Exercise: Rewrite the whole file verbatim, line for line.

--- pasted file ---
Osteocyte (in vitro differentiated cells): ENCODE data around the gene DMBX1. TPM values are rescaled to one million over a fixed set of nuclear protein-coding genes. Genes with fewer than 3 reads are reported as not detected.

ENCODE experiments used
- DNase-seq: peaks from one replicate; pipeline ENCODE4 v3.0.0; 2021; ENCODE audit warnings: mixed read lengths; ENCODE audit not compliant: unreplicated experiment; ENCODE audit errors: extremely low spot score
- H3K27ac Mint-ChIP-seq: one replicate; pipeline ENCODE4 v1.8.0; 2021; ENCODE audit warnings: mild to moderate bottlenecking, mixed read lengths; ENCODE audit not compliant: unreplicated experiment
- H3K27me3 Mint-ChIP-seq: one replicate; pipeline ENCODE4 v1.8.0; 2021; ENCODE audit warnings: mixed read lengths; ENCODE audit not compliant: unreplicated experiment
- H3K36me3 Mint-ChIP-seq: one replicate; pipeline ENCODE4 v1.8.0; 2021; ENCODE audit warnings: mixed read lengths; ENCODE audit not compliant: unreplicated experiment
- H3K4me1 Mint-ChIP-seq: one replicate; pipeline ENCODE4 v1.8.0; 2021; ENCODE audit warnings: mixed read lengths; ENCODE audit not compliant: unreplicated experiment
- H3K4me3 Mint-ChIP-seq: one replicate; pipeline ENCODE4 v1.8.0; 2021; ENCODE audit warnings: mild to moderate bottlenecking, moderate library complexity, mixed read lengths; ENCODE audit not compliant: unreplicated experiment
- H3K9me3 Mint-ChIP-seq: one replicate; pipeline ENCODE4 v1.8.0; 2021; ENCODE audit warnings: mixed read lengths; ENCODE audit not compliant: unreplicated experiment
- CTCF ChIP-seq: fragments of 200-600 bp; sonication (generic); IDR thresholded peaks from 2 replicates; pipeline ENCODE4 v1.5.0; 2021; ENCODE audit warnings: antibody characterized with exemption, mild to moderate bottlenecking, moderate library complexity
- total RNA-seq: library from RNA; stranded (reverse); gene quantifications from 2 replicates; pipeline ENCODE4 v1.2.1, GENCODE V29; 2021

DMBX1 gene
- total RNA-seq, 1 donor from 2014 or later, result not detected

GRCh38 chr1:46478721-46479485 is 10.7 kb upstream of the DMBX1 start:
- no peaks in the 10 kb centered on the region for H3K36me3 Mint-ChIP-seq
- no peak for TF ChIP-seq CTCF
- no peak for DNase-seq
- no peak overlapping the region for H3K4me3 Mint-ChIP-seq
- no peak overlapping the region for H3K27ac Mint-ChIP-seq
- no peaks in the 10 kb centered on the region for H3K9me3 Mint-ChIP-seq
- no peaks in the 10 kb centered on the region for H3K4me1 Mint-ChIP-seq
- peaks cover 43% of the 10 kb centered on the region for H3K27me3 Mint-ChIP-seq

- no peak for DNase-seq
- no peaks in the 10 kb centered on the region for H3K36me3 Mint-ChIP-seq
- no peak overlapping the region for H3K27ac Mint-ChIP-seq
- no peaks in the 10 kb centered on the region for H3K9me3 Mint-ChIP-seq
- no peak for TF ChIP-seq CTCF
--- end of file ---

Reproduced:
Osteocyte (in vitro differentiated cells): ENCODE data around the gene DMBX1. TPM values are rescaled to one million over a fixed set of nuclear protein-coding genes. Genes with fewer than 3 reads are reported as not detected.

ENCODE experiments used
- DNase-seq: peaks from one replicate; pipeline ENCODE4 v3.0.0; 2021; ENCODE audit warnings: mixed read lengths; ENCODE audit not compliant: unreplicated experiment; ENCODE audit errors: extremely low spot score
- H3K27ac Mint-ChIP-seq: one replicate; pipeline ENCODE4 v1.8.0; 2021; ENCODE audit warnings: mild to moderate bottlenecking, mixed read lengths; ENCODE audit not compliant: unreplicated experiment
- H3K27me3 Mint-ChIP-seq: one replicate; pipeline ENCODE4 v1.8.0; 2021; ENCODE audit warnings: mixed read lengths; ENCODE audit not compliant: unreplicated experiment
- H3K36me3 Mint-ChIP-seq: one replicate; pipeline ENCODE4 v1.8.0; 2021; ENCODE audit warnings: mixed read lengths; ENCODE audit not compliant: unreplicated experiment
- H3K4me1 Mint-ChIP-seq: one replicate; pipeline ENCODE4 v1.8.0; 2021; ENCODE audit warnings: mixed read lengths; ENCODE audit not compliant: unreplicated experiment
- H3K4me3 Mint-ChIP-seq: one replicate; pipeline ENCODE4 v1.8.0; 2021; ENCODE audit warnings: mild to moderate bottlenecking, moderate library complexity, mixed read lengths; ENCODE audit not compliant: unreplicated experiment
- H3K9me3 Mint-ChIP-seq: one replicate; pipeline ENCODE4 v1.8.0; 2021; ENCODE audit warnings: mixed read lengths; ENCODE audit not compliant: unreplicated experiment
- CTCF ChIP-seq: fragments of 200-600 bp; sonication (generic); IDR thresholded peaks from 2 replicates; pipeline ENCODE4 v1.5.0; 2021; ENCODE audit warnings: antibody characterized with exemption, mild to moderate bottlenecking, moderate library complexity
- total RNA-seq: library from RNA; stranded (reverse); gene quantifications from 2 replicates; pipeline ENCODE4 v1.2.1, GENCODE V29; 2021

DMBX1 gene
- total RNA-seq, 1 donor from 2014 or later, result not detected

GRCh38 chr1:46478721-46479485 is 10.7 kb upstream of the DMBX1 start:
- no peaks in the 10 kb centered on the region for H3K36me3 Mint-ChIP-seq
- no peak for TF ChIP-seq CTCF
- no peak for DNase-seq
- no peak overlapping the region for H3K4me3 Mint-ChIP-seq
- no peak overlapping the region for H3K27ac Mint-ChIP-seq
- no peaks in the 10 kb centered on the region for H3K9me3 Mint-ChIP-seq
- no peaks in the 10 kb centered on the region for H3K4me1 Mint-ChIP-seq
- peaks cover 43% of the 10 kb centered on the region for H3K27me3 Mint-ChIP-seq

- no peak for DNase-seq
- no peaks in the 10 kb centered on the region for H3K36me3 Mint-ChIP-seq
- no peak overlapping the region for H3K27ac Mint-ChIP-seq
- no peaks in the 10 kb centered on the region for H3K9me3 Mint-ChIP-seq
- no peak for TF ChIP-seq CTCF